“The clearest warnings that the brief period of quiet may soon be over have come, as they often have in the past two years, from Western Europe. In a number of countries, including Britain, France, and Germany, case numbers are climbing as an even more contagious subvariant of Omicron, known as BA.2, takes hold. In interviews, 10 epidemiologists and infectious disease experts said that many of the ingredients were in place for the same to happen in the United States, though it was unclear if or when a wave might hit or how severe it might be. Case numbers are still dropping nationally, but BA.2 accounts for a growing proportion of those infections, rising to almost one-quarter of new cases last week. The subvariant is estimated to be 30% to 50% more contagious than the previous version of Omicron, BA.1.”

In this country, of course, many people may think they have moved on from the pandemic, with the Omicron surge fading hard. But this reality also persists, the New York Times reported:

“Fewer than half of Americans who have received primary vaccine doses have taken booster shots, putting the United States in a more precarious position [than other Western European nations]. Even though case numbers are so low, nearly 1,200 Americans on average are dying each day from Covid — a rate far higher than in Western Europe, where older people tend to have received vaccines and boosters in higher numbers. As time passes, two doses become less effective at preventing Omicron-related hospitalizations, British estimates suggest, whereas a booster dose restores protection to considerably higher levels. Adding to the alarm in the United States … a number of wastewater testing sites had showed drastic increases in viral levels on a Centers for Disease Control and Prevention map.”

Just a reminder: The coronavirus has been blamed in more than 1 million Americans’ deaths and the virus has infected 80 million of us. As of March 18, federal officials say that 254.9 million people had received at least one dose of a Covid-19 vaccine, including about 217 million people who had been fully vaccinated by the Johnson & Johnson single-dose vaccine or the two-dose series made by Pfizer-BioNTech and Moderna. Authorities say 96.4 million fully vaccinated people have received an additional vaccine dose or a booster dose, the highest level of protection against the virus.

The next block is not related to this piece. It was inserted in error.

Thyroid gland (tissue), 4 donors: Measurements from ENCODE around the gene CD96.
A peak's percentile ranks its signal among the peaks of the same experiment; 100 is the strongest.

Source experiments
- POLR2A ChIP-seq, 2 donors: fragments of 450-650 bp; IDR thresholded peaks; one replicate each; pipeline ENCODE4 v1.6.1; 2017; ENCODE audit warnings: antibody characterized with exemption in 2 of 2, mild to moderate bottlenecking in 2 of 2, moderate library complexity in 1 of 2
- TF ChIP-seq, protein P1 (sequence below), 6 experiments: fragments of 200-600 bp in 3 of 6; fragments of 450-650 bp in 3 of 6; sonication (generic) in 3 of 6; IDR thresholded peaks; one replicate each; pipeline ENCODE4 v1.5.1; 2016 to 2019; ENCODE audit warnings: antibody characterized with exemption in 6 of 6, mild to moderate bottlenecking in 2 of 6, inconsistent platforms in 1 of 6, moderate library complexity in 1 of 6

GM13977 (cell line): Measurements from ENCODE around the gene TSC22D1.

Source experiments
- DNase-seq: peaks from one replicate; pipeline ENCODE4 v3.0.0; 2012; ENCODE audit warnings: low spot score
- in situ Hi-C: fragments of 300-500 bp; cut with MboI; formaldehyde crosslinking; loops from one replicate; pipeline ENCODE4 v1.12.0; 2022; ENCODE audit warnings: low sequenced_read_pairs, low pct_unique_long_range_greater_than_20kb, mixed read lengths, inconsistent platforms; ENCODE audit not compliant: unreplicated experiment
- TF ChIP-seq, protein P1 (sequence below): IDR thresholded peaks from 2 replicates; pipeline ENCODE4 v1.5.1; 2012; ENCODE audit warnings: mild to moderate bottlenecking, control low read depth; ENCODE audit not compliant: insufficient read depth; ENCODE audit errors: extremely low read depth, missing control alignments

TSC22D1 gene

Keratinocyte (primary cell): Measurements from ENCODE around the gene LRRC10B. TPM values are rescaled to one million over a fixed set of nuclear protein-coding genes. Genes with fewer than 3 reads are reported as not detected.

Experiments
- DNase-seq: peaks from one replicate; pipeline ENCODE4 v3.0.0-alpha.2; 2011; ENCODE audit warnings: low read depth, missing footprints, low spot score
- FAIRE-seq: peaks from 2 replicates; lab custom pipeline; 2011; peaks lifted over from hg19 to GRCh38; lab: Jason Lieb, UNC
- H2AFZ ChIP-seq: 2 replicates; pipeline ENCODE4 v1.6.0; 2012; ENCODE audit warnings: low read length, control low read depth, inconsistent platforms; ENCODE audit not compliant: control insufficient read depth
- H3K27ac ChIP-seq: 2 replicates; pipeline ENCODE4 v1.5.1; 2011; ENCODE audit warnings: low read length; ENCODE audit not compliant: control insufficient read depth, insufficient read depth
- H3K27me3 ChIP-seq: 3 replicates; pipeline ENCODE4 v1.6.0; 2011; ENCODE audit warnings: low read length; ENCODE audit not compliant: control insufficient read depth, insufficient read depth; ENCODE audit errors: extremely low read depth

We are not done with pandemic. Regular folks appear to be having varied reactions to health officials easing coronavirus measures. But those with heightened vulnerability to the virus — those who are older, immunocompromised, overweight, and with underlying conditions, or individuals from hard-hit communities of color — still may be staying careful, including by keeping on their masks. Those using public transportation also must keep their masks on for a while longer.

The (responsible) unvaccinated in many areas that ease pandemic measures will be required to cover their faces and more as they cannot show proof that they have gotten their coronavirus shots and boosters.

The vaccines remain life changers and life savers. If you have not gotten yours, please do so, boosters and all, pronto. Let’s see what medical scientists recommend about a fourth shot, though consult with your own doctor if you think your health is weakened and you benefit sooner from an additional dose and you qualify for it. If you have been exposed or think you have gotten infected, please get tested — and quarantine or isolate to protect yourself and others.